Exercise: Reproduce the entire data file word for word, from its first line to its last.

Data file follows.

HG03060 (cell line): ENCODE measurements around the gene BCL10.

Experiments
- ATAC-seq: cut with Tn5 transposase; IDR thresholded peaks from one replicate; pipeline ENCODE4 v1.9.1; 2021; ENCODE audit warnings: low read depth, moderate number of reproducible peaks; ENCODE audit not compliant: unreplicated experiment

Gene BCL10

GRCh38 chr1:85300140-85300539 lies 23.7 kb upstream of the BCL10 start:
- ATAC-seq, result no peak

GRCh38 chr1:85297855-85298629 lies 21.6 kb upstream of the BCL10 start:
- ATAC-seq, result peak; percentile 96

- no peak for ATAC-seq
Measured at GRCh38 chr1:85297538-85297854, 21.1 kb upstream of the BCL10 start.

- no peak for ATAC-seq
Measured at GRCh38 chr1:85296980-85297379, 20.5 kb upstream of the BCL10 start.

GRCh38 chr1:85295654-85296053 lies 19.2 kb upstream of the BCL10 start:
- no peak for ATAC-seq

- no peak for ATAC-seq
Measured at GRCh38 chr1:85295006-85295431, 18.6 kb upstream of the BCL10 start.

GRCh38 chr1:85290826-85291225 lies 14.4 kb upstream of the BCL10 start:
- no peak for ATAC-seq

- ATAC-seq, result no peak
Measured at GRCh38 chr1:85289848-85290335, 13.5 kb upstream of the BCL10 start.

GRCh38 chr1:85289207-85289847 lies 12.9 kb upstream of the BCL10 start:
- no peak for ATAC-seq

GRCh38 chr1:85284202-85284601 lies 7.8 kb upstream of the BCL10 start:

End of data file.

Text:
HG03060 (cell line): ENCODE measurements around the gene BCL10.

Experiments
- ATAC-seq: cut with Tn5 transposase; IDR thresholded peaks from one replicate; pipeline ENCODE4 v1.9.1; 2021; ENCODE audit warnings: low read depth, moderate number of reproducible peaks; ENCODE audit not compliant: unreplicated experiment

Gene BCL10

GRCh38 chr1:85300140-85300539 lies 23.7 kb upstream of the BCL10 start:
- ATAC-seq, result no peak

GRCh38 chr1:85297855-85298629 lies 21.6 kb upstream of the BCL10 start:
- ATAC-seq, result peak; percentile 96

- no peak for ATAC-seq
Measured at GRCh38 chr1:85297538-85297854, 21.1 kb upstream of the BCL10 start.

- no peak for ATAC-seq
Measured at GRCh38 chr1:85296980-85297379, 20.5 kb upstream of the BCL10 start.

GRCh38 chr1:85295654-85296053 lies 19.2 kb upstream of the BCL10 start:
- no peak for ATAC-seq

- no peak for ATAC-seq
Measured at GRCh38 chr1:85295006-85295431, 18.6 kb upstream of the BCL10 start.

GRCh38 chr1:85290826-85291225 lies 14.4 kb upstream of the BCL10 start:
- no peak for ATAC-seq

- ATAC-seq, result no peak
Measured at GRCh38 chr1:85289848-85290335, 13.5 kb upstream of the BCL10 start.

GRCh38 chr1:85289207-85289847 lies 12.9 kb upstream of the BCL10 start:
- no peak for ATAC-seq

GRCh38 chr1:85284202-85284601 lies 7.8 kb upstream of the BCL10 start: